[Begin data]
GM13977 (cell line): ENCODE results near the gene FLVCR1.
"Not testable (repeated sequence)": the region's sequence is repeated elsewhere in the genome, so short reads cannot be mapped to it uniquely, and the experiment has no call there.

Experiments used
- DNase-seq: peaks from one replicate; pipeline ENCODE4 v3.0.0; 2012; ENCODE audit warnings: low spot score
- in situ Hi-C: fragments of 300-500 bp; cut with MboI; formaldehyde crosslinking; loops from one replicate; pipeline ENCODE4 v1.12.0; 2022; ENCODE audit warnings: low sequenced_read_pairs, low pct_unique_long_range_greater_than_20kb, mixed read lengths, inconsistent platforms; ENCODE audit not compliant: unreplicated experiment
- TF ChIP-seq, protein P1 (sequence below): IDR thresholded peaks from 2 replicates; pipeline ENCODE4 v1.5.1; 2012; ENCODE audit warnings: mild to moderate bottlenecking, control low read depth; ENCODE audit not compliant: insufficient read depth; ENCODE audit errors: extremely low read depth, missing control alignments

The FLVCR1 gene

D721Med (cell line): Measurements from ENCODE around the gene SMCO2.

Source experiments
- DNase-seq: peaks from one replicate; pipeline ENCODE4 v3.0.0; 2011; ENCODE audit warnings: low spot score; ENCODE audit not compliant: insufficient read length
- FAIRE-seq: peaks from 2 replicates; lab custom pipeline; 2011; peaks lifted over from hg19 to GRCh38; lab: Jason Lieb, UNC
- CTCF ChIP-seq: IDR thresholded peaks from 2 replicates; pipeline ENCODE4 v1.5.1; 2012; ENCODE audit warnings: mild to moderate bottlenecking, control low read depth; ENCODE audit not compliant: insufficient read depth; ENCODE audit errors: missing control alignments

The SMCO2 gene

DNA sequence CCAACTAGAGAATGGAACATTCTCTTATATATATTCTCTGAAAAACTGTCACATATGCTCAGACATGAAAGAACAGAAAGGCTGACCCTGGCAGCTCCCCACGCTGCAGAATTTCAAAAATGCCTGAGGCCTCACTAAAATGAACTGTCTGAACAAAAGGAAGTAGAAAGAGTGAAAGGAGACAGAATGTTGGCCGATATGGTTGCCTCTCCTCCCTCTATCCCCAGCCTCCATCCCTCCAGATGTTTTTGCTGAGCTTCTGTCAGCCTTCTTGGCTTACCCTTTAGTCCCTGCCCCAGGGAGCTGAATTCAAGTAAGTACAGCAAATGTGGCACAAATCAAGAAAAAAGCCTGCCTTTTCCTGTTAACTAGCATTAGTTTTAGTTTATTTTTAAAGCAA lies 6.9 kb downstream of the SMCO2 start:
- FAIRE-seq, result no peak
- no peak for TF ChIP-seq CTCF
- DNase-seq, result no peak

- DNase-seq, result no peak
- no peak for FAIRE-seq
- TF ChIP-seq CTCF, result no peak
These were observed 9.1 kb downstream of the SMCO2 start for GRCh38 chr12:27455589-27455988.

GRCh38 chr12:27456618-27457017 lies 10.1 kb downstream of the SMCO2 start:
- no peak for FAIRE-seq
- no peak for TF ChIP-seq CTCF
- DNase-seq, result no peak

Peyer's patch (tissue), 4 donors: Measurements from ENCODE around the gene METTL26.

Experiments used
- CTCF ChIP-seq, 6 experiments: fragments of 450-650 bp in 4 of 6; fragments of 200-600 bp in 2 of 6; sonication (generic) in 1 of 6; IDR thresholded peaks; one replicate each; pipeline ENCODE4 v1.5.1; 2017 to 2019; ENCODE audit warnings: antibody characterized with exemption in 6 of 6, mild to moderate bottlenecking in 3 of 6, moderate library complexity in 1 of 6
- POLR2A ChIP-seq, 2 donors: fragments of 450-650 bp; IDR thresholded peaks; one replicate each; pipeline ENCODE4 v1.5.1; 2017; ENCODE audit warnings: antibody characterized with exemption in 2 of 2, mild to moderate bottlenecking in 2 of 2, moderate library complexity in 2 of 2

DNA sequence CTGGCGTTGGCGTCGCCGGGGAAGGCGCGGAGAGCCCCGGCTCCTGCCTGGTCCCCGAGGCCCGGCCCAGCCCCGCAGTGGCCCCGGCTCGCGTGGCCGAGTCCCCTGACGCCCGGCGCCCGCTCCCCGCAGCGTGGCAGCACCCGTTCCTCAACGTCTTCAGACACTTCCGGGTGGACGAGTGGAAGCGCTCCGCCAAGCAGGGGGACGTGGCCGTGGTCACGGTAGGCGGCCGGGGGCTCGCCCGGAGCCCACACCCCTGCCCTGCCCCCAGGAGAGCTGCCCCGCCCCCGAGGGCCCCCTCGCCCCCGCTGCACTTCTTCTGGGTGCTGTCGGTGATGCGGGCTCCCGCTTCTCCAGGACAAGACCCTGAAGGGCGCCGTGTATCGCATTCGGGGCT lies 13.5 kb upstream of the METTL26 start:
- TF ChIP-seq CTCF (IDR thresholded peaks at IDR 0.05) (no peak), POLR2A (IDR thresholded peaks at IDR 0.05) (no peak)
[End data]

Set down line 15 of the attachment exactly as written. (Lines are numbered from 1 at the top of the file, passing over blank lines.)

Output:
- FAIRE-seq, result no peak